The memorandum includes the latest developments in the BTOP and how they will impact applicants. It also gives strategic recommendations on activities to undertake to maximize the chances of being funded and precautionary steps to take during the application process.

The memorandum also discusses policy concerns surrounding how the BTOP is being implemented and why it does not, in many ways, live up to promises established by the ARRA.
Click here for full text of the memorandum.
About the Open Technology Initiative
The Open Technology Initiative (OTI) formulates policy and regulatory reforms to support open architectures and open source innovations and facilitates the development and implementation of open technologies and communications networks.
About the New America Foundation
The New America Foundation is a nonprofit, nonpartisan public policy institute that invests in new thinkers and new ideas to address the next generation of challenges facing the United States.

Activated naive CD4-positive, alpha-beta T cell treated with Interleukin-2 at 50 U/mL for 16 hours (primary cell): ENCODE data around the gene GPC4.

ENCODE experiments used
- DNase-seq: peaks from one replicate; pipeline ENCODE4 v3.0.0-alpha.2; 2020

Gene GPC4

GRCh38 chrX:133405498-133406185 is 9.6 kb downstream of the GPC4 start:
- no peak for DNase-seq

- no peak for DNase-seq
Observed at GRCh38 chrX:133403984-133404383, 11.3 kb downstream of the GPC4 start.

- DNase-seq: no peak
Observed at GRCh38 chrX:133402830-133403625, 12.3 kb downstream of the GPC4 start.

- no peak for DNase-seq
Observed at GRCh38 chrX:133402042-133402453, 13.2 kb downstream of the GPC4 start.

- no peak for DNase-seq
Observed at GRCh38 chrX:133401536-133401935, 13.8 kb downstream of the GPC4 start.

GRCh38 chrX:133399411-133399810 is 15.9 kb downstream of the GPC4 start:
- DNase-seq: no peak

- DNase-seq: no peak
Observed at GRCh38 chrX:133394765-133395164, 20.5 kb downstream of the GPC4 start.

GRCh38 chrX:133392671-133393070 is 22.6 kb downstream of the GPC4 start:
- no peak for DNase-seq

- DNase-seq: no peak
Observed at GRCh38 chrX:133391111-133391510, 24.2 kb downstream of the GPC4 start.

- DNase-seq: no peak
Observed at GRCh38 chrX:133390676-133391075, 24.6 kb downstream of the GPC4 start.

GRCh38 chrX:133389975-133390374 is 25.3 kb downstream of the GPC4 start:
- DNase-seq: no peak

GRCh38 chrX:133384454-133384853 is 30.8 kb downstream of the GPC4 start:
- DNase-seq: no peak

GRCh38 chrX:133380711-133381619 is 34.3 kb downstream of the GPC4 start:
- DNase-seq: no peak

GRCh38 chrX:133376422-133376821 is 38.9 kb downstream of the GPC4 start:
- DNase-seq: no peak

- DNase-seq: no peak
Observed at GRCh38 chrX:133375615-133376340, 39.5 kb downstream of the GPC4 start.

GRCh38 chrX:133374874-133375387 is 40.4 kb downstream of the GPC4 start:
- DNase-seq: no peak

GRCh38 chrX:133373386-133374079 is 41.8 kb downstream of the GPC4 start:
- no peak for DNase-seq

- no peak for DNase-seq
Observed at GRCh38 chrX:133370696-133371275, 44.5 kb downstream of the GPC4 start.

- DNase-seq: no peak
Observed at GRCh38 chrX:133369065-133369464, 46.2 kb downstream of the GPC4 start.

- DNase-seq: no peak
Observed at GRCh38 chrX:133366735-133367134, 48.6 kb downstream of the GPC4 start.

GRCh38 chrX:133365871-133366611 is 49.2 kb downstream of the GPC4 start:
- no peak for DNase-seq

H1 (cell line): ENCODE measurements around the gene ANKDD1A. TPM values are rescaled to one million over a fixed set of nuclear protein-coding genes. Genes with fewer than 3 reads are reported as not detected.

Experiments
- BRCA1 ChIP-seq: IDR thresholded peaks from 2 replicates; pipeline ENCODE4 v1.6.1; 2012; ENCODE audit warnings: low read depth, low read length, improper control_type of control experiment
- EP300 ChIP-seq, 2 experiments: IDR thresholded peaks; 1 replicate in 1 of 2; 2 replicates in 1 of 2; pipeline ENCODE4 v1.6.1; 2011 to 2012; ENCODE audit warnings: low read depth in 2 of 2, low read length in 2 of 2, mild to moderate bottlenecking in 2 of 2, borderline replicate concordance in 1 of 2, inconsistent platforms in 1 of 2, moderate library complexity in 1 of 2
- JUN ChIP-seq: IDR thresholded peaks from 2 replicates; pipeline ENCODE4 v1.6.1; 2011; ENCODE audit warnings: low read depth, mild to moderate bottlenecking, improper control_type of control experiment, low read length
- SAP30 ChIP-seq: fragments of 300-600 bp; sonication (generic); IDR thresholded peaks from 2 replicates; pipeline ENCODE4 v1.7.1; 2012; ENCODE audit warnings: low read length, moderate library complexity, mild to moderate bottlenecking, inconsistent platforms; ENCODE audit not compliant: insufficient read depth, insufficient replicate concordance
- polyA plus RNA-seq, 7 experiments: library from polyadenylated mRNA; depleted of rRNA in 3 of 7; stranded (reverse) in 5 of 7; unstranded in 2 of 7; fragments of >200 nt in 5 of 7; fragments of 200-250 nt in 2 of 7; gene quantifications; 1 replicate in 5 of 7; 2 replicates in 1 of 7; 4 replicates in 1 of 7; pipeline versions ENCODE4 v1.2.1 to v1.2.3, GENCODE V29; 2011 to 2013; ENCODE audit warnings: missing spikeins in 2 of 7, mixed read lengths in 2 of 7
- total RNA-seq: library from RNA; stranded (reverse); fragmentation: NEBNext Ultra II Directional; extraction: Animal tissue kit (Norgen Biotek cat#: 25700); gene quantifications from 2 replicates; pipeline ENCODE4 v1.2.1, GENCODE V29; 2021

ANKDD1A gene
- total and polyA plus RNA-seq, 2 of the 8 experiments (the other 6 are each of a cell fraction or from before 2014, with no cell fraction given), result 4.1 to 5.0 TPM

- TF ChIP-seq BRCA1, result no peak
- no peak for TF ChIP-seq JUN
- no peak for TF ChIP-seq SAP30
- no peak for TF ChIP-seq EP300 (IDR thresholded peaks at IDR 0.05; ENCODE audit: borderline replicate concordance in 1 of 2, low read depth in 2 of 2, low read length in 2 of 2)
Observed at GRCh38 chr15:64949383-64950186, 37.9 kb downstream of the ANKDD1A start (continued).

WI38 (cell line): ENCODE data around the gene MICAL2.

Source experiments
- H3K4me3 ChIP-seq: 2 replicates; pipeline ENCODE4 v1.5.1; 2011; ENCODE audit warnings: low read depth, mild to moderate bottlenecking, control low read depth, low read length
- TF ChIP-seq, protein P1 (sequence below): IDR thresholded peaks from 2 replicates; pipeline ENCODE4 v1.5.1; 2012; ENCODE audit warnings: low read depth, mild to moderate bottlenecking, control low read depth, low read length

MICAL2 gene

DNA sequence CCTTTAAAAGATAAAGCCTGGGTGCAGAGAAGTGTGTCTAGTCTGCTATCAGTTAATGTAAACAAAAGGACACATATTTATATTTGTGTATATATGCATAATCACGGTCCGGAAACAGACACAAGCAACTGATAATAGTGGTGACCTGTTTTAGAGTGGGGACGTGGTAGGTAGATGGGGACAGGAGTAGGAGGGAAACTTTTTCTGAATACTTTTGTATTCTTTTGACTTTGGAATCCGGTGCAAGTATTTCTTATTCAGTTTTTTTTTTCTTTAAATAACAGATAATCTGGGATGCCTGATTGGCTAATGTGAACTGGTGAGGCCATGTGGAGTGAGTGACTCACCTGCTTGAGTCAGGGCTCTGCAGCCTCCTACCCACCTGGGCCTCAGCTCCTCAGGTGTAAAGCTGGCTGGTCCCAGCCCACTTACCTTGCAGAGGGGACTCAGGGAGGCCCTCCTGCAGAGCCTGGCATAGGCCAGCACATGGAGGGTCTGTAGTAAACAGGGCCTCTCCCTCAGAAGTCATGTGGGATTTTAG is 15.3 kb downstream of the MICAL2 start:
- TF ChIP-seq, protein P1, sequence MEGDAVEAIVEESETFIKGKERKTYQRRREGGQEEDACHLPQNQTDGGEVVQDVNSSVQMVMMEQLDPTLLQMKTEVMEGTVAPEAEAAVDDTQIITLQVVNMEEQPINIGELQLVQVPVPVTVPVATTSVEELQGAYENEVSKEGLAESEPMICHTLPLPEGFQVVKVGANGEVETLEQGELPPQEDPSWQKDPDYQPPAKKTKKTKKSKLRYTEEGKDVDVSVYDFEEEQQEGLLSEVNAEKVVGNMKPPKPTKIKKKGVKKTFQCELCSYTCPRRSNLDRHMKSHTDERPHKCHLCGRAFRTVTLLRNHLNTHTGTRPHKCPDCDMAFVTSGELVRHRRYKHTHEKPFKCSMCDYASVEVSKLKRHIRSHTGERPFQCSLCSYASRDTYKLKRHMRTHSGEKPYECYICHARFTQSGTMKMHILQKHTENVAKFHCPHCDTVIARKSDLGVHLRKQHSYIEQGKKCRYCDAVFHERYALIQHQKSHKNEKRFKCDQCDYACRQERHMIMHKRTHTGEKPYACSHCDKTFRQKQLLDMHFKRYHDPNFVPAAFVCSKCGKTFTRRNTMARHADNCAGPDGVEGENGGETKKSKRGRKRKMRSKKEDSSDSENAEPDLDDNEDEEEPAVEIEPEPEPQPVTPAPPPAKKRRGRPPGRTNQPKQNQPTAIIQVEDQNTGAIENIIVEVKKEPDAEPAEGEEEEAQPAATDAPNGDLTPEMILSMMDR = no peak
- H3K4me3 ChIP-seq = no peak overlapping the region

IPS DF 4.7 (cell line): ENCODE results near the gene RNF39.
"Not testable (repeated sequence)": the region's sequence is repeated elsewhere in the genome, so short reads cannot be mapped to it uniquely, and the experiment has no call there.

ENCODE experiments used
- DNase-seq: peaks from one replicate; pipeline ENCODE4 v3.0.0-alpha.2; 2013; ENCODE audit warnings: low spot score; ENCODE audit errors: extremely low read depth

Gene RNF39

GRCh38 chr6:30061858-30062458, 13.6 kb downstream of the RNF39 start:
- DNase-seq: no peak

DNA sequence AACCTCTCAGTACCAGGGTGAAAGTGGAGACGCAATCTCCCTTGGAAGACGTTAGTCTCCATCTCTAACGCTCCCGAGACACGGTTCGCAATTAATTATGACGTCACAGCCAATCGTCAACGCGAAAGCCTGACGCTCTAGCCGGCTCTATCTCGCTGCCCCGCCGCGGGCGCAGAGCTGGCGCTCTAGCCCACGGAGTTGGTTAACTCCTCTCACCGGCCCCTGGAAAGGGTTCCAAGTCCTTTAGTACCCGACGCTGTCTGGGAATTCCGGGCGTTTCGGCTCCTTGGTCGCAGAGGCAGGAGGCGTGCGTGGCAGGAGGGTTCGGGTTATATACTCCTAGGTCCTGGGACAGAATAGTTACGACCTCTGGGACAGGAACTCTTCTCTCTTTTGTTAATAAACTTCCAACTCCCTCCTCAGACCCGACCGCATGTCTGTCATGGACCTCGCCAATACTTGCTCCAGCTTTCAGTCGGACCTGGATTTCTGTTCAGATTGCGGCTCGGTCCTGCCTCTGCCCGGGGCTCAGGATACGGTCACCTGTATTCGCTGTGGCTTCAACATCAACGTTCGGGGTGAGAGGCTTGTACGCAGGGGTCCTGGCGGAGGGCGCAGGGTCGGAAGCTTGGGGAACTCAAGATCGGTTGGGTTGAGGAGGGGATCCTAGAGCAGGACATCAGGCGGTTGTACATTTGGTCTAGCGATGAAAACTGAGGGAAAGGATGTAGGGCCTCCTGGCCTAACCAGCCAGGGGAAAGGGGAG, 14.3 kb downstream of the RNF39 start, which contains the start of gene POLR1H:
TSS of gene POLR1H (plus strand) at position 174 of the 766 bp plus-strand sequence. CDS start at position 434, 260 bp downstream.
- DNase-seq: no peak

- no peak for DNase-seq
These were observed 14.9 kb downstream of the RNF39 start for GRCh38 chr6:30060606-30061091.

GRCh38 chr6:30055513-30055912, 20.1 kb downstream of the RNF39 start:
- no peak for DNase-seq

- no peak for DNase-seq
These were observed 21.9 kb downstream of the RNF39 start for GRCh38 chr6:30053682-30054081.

June 26, 2009

Broadband access news from New America Foundation

Hot from the inbox, here’s a set of links from the New America Foundation on spectrum scarcity (or lack thereof) and broadband access. Lots to ponder from a very useful think tank.

As the FCC begins its year-long process to recommend a National Broadband Plan, one starting point is to unlock publicly-owned spectrum assets that can facilitate ubiquitous, affordable broadband access.  Public policy seems stymied by the myth that spectrum is scarce. In reality, only government permission to access the airwaves (licenses) is scarce – spectrum capacity itself is barely used in most locations and at most times. This underutilized spectrum represents enormous, untapped,capacity for pervasive broadband connectivity.  


On Thursday, June 25th, New America’s Wireless Future Program released four new papers outlining several technology and policy reforms to enable dynamic, opportunistic access to these underutilized spectrum resources:


The End of Spectrum Scarcity: Building on the TV Bands Database to Access Unused Public Airwaves

By Michael Calabrese, Director, Wireless Future Program